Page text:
The scale of the plankton bloom that has left fish farmers worried is evident from the more than 22,000kg of dead fish collected at four beaches - Pasir Ris, Punggol, Changi and Ubin. Fifty-five out of 63 fish farms along the East Johor Strait have been affected. Other troubling numbers are that, of Singapore's 126 fish farms, 117 are coastal, and most grow their fish in net cages in the sea. This practice makes the livestock acutely vulnerable to environmental changes.
Singapore's food security strategy includes 15 per cent for fish, a figure that will be difficult to reach if plankton blooms become a recurring affair that farmers accept as an unavoidable fact of nature. They are a natural occurrence; in fact, plankton is a main food source for sea creatures. However, a sudden plankton explosion, triggered by dry weather and pollution, could suffocate them. It is essential therefore to be prepared to deal with the problem, not least because the natural vagaries unleashed by climate change threaten to become a feature of the times. The current episode gives rise to disquiet because some farmers could not move fast enough in spite of the early warning given by the authorities.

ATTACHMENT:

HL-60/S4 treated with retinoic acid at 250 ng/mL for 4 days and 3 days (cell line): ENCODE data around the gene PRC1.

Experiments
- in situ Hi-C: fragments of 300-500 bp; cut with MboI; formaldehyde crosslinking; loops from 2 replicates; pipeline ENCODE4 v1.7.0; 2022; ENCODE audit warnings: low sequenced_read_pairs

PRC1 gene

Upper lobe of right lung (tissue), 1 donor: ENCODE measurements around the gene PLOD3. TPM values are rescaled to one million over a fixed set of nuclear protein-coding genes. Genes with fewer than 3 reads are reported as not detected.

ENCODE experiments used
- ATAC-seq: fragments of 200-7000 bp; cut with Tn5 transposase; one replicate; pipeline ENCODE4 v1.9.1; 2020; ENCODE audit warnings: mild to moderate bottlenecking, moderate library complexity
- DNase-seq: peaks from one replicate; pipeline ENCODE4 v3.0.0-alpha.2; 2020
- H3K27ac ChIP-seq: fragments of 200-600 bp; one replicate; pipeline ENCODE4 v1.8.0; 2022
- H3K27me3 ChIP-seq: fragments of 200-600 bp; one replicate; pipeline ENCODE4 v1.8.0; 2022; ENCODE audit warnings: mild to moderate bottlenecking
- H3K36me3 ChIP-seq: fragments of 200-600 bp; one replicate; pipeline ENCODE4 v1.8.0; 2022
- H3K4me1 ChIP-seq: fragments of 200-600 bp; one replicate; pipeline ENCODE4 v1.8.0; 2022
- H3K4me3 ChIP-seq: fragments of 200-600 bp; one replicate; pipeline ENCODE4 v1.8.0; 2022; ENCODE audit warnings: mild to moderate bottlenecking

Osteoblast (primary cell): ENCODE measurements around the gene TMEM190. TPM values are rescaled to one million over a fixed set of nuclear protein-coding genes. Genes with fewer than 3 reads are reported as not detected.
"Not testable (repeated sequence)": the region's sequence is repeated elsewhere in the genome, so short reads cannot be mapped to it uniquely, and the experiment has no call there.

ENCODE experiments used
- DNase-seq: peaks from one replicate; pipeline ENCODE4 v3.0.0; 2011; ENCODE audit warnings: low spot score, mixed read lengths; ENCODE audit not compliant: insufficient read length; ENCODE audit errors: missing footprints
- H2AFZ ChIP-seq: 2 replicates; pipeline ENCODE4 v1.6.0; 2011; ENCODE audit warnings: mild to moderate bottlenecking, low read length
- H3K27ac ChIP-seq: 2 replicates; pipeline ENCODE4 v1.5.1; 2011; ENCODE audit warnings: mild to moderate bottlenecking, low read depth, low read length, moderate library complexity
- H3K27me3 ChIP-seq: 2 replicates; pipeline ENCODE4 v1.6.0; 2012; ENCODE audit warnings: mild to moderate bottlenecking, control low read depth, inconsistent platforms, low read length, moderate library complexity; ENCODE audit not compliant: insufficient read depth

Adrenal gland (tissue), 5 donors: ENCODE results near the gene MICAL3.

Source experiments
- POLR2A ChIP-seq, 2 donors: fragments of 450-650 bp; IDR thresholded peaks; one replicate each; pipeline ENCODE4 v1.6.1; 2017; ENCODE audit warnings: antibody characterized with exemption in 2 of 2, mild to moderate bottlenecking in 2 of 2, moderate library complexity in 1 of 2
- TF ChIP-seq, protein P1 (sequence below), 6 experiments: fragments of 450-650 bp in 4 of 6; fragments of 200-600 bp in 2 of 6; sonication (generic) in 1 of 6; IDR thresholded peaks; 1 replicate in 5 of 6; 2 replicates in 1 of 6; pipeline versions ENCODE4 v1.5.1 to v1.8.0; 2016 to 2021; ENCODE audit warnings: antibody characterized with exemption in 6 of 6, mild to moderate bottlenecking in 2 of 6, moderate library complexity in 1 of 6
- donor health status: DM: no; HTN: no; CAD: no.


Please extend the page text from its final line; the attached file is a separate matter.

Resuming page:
Given its latent, devastating effect on the livelihood of the farmers and the stability of market supplies of a staple, the plankton attack calls for both short-term ameliorative solutions and longer-term preventive measures.
In the short term, the Agri-food and Veterinary Authority will not impose the minimum production requirement of 17 tonnes of fish for every 0.5 ha of farm space on affected farms. This concession will come as a relief to farmers, who need time to recover and restart their operations. Farmers can also upgrade their operations to protect their farms by tapping into the Ministry of National Development's $63 million Agriculture Productivity Fund, which is available to help local farmers boost their yields and raise productivity.
However, such moves must not make farmers dependent on the state's largesse for their survival. Older farmers who are reluctant to change farming methods need to understand the gravity of the situation. In the longer term, research on the link between plankton blooms and fish deaths should provide an additional avenue of preparedness for farmers. But here, it is the attitude - vigilance and a desire to improve practices - that will be key. Singapore could pursue fallback options such as diversifying its fish supply sources further and exploring joint fish-farming ventures with its neighbours. However, the target of even partial self-sufficiency in food makes the industry worth sustaining.